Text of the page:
Once upon a time, about 4.5 billion years ago, the Earth was an unformed doughnut of molten rock called a synestia — and the moon was hidden in the filling.
That’s one possible explanation for the moon’s formation, anyway. And according to a new paper published today (Feb. 28) in the Journal of Geophysical Research – Planets, it may be the best explanation scientists have so far.
“The new work explains features of the moon that are hard to resolve with current ideas,” study author Sarah Stewart, a professor of Earth and Planetary Sciences at the University of California, Davis, said in a statement. “The moon is chemically almost the same as the Earth, but with some differences. This is the first model that can match the pattern of the Moon’s composition.”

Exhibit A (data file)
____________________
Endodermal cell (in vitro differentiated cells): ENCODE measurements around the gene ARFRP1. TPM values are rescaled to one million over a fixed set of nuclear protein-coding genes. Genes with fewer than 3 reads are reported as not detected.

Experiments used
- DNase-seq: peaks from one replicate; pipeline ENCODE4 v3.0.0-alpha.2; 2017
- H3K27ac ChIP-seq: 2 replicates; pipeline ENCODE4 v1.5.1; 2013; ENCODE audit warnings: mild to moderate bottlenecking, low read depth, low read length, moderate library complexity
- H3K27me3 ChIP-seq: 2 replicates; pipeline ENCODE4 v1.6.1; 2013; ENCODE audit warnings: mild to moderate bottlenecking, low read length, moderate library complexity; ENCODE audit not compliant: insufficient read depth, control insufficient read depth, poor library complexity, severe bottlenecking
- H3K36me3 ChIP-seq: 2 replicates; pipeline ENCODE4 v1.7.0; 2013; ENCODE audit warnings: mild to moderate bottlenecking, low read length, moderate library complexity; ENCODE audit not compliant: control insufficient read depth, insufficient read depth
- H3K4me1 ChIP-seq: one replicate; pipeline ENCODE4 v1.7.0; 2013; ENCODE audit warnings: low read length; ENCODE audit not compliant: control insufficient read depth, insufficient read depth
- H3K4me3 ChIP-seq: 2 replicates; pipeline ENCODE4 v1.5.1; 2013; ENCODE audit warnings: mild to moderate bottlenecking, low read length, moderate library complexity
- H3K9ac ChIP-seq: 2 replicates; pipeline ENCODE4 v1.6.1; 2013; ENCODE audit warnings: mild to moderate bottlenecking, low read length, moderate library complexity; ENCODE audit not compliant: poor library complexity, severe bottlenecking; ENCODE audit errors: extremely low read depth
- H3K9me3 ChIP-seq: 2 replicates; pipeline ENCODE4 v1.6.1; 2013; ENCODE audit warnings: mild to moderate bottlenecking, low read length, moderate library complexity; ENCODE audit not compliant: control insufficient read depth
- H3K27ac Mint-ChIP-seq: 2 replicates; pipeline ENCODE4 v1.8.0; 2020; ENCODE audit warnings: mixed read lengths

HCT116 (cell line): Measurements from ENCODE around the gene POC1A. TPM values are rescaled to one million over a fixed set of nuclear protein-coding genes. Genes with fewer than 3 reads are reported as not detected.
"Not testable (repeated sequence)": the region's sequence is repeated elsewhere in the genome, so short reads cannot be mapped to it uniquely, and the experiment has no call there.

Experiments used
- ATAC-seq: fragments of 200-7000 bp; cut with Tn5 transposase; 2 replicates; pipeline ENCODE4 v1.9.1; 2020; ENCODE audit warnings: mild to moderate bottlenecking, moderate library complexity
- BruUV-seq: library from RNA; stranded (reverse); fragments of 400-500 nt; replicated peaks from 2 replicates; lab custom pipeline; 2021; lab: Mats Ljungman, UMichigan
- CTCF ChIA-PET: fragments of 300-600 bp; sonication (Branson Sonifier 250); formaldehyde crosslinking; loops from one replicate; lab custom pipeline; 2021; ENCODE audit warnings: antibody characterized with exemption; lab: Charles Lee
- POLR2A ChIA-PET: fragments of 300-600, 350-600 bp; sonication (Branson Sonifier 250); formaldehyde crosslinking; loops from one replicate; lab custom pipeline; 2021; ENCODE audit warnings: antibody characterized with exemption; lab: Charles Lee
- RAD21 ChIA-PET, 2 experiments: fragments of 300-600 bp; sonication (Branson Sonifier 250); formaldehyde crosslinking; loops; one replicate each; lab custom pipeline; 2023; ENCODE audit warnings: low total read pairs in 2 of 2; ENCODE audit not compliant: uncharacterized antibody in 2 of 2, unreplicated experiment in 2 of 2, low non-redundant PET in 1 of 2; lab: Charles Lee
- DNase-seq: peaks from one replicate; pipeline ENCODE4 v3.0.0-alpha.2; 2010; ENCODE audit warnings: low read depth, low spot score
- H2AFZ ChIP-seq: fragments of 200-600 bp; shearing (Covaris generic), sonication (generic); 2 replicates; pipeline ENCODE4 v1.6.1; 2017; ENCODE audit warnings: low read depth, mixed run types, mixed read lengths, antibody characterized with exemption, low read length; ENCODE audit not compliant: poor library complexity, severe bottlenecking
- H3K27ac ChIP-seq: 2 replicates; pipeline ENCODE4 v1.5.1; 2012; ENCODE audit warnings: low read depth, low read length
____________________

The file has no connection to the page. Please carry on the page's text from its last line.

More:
The new lunar-creation model revolves around a hypothetical planetary object called a synestia, which Stewart and Simon Lock, a graduate student at Harvard University and co-author of the new study, first described in a paper published last year.
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